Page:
edited by Rudolf Rasch, pp. xii+392, 2011, ISBN: 978-2-503-54244-7.
Improvisation is an important aspect of music, not only in jazz and other ‘improvised music’, but also of classical music. Pianists may add improvised interludes to their recitals and cadenzas to a concerto they perform. They may conclude their recitals by playing compositions composed on the spot, freely invented or on themes handed to them by the public. Violinists and other instrumentalists may do the same.
Singers may add embellishments to their arias which are not notated in their scores, a practice widely spread in nineteenth-century opera. For the listener it may perhaps not make very much difference whether or not what he hears is improvised or composed, but for the performer it does, of course. In fact, the improviser shows that he is a real master of the art: he can do at once, without preparation, what others can do only with preparation.
But there is also a genre of written compositions which is supposed to sound as improvisations, especially those entitled Improvisation, Fantasy, Impromptu, Prelude, and so forth.
Beyond Notes: Improvisation in Western Music of the Eighteenth and Nineteenth Centuries brings together twenty essays that do confirm the many sides of the concept of ‘improvisation’ and the wide range of approaches that can be taken to it.
Because of the collective nature of this volume, the approaches do indeed vary greatly. Some contributions deal with improvisation from the conceptual point of view: what really is improvisation? Others deal with certain repertoires, or with specific examples. Some deal with improvised additions, others with improvisational aspects of written compositions. The contribution on the improvisations of the French organist Louis Vierne deals directly with recorded improvisations.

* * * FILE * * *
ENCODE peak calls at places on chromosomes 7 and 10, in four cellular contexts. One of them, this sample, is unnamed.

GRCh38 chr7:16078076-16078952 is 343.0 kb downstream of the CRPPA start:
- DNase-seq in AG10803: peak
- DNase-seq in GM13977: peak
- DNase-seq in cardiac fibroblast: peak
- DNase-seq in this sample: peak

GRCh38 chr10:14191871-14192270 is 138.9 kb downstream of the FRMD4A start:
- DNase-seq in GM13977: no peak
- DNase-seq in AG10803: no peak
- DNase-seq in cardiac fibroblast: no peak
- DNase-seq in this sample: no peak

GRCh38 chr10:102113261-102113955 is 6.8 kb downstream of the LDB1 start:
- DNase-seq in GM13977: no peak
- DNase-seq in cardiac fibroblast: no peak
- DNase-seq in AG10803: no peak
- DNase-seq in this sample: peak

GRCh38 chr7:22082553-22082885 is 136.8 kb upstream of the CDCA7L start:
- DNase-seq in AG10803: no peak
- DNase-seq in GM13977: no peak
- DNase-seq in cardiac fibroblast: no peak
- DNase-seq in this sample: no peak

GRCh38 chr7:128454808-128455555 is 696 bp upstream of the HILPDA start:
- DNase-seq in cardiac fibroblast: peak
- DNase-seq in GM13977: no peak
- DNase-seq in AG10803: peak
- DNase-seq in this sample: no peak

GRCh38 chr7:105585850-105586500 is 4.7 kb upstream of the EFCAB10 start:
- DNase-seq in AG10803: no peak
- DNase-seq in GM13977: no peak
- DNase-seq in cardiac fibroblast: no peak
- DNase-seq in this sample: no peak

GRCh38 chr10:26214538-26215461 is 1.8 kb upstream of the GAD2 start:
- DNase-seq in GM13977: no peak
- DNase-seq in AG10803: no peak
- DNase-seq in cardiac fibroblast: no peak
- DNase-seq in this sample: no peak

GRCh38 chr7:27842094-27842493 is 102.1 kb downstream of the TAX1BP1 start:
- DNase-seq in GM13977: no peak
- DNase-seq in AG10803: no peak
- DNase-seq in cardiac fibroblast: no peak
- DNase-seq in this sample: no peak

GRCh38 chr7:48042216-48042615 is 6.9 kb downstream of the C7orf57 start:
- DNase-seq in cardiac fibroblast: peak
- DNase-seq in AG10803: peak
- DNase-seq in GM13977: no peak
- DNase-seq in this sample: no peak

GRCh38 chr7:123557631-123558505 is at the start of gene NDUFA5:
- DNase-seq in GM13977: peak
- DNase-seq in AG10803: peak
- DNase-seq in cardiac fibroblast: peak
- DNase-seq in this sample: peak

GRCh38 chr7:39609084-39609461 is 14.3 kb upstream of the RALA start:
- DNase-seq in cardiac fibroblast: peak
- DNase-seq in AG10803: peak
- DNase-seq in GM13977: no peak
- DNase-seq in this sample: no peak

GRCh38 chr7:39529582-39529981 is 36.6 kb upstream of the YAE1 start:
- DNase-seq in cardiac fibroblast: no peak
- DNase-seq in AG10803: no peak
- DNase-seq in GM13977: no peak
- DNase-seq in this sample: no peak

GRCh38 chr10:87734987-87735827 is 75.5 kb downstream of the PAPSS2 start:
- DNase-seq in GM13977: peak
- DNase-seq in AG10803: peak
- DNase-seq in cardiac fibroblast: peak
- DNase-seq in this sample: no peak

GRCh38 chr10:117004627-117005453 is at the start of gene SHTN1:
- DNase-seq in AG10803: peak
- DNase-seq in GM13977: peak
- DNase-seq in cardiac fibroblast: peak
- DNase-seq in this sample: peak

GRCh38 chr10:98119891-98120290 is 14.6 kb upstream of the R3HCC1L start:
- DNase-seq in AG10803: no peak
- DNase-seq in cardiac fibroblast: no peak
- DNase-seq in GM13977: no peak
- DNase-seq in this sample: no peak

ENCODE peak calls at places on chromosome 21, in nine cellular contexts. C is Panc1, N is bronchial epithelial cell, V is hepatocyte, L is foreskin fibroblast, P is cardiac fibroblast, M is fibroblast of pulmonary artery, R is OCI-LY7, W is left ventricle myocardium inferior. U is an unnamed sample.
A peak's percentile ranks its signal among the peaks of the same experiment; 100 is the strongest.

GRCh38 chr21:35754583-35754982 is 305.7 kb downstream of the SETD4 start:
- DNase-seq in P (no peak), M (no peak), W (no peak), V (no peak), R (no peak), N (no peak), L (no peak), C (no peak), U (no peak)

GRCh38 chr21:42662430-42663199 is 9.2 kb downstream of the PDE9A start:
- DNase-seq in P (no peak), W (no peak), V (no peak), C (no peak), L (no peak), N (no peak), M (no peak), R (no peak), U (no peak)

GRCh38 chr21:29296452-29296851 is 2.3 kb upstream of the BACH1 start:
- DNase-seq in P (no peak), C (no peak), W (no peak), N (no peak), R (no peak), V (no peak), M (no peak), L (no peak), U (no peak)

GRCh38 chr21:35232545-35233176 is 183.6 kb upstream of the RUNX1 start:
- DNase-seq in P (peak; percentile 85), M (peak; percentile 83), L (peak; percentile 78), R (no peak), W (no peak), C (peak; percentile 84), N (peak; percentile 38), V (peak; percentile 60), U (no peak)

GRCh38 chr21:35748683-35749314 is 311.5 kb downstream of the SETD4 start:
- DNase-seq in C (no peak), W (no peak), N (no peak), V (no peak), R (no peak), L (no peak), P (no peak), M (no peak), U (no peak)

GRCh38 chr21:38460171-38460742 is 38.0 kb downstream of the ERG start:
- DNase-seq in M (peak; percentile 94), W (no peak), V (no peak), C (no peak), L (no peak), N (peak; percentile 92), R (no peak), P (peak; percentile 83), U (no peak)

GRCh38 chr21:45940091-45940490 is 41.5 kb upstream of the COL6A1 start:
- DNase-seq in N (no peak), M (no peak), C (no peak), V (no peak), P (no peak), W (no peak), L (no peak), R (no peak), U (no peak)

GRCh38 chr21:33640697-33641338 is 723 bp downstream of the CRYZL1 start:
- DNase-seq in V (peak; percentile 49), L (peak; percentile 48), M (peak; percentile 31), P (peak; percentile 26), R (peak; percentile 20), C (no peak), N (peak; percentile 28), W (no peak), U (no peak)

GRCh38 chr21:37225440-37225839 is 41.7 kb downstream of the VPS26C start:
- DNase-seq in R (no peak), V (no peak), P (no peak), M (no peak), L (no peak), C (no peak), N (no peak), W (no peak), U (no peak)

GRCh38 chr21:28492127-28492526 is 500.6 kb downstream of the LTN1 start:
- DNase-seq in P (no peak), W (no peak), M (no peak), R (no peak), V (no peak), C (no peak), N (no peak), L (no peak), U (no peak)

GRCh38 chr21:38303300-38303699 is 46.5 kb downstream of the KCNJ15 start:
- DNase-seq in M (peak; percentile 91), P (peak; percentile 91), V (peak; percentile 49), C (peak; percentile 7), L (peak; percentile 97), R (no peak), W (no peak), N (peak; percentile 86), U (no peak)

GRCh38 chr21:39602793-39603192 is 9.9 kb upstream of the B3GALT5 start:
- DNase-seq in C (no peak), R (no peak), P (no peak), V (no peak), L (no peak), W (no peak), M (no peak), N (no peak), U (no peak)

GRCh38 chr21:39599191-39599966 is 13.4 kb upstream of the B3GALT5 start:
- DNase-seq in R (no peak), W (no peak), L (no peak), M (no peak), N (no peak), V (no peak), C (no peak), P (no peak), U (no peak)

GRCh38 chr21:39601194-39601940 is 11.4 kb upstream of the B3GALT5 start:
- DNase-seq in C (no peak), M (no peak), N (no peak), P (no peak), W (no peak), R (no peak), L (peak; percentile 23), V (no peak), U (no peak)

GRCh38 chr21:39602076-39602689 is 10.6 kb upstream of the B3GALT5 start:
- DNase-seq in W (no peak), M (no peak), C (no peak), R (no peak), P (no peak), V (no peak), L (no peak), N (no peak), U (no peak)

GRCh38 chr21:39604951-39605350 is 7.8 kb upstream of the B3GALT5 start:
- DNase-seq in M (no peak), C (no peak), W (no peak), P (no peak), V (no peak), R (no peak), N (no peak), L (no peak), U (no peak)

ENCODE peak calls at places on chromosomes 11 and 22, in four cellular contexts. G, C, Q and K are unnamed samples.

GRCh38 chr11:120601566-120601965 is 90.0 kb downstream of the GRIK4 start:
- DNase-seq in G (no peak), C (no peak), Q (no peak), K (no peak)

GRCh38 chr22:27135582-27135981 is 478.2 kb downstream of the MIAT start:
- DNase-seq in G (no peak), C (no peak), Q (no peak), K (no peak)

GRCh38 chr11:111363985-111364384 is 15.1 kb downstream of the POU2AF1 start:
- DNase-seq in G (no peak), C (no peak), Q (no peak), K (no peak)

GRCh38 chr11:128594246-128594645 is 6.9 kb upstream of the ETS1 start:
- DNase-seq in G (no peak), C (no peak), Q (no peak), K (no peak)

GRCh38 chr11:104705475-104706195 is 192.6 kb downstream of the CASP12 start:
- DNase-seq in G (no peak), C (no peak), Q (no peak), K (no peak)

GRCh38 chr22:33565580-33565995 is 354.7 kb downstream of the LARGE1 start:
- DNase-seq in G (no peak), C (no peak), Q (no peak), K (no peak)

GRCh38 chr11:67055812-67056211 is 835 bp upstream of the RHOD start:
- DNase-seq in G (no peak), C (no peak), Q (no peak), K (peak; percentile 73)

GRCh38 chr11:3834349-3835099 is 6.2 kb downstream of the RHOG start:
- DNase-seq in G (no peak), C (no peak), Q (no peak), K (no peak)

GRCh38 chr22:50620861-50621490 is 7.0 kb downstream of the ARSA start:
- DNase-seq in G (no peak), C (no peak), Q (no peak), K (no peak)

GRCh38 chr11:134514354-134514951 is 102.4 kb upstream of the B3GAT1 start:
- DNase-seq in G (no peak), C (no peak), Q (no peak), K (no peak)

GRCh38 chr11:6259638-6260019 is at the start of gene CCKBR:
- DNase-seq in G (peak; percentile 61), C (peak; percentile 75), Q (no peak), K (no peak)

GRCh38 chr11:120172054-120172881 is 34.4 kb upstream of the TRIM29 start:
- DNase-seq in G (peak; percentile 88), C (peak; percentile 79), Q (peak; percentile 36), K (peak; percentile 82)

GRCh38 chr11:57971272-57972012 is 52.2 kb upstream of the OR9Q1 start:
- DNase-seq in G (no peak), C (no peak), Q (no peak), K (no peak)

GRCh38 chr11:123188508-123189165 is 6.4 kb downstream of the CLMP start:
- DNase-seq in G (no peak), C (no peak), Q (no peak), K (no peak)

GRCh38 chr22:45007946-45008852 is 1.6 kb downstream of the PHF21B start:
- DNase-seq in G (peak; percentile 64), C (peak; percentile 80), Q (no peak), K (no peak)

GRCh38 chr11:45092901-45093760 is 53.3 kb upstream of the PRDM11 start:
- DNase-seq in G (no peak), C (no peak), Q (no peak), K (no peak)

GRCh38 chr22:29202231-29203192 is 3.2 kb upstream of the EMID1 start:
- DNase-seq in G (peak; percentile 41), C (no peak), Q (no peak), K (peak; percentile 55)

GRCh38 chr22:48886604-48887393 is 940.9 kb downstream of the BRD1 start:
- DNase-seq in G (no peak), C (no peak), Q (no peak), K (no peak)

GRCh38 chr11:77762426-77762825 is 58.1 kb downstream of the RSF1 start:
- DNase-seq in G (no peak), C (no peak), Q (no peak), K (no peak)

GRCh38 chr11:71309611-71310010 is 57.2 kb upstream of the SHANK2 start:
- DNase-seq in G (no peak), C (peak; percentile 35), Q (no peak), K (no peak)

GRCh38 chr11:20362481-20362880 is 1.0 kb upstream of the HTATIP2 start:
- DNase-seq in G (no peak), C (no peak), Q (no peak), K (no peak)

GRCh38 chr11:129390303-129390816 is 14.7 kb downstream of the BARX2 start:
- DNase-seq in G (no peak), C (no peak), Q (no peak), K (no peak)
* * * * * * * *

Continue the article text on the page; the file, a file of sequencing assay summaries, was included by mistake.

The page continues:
The contribution on the flute-cadenza in Donizetti’s Lucia di Lammermoor encompasses recorded material, but this was rather semi-improvisational, prepared certainly, but not necessarily notated and not necessarily performed identically every time. Contemporary descriptions of improvisations are found in contributions on Italian music theorists and musicians in general, and in those on composers such as Hummel, Paganini, Bériot, Clara Wieck Schumann, Czerny, Liszt and Henselt. Compositions in improvisatory style are discussed in several of these contributions and in one on nineteenth-century Hungarian or so-called ‘Gypsy’ music.
Ad libitum ornamentation is discussed in relation to Tartini’s violin sonatas and nineteenth-century operatic arias. Other contributions discuss the instability that is a property of nearly all music or the migration of motives and schemes from one composition to another, processes that pave the way for improvised additions. Several contributions provide theoretical reflections on improvisation.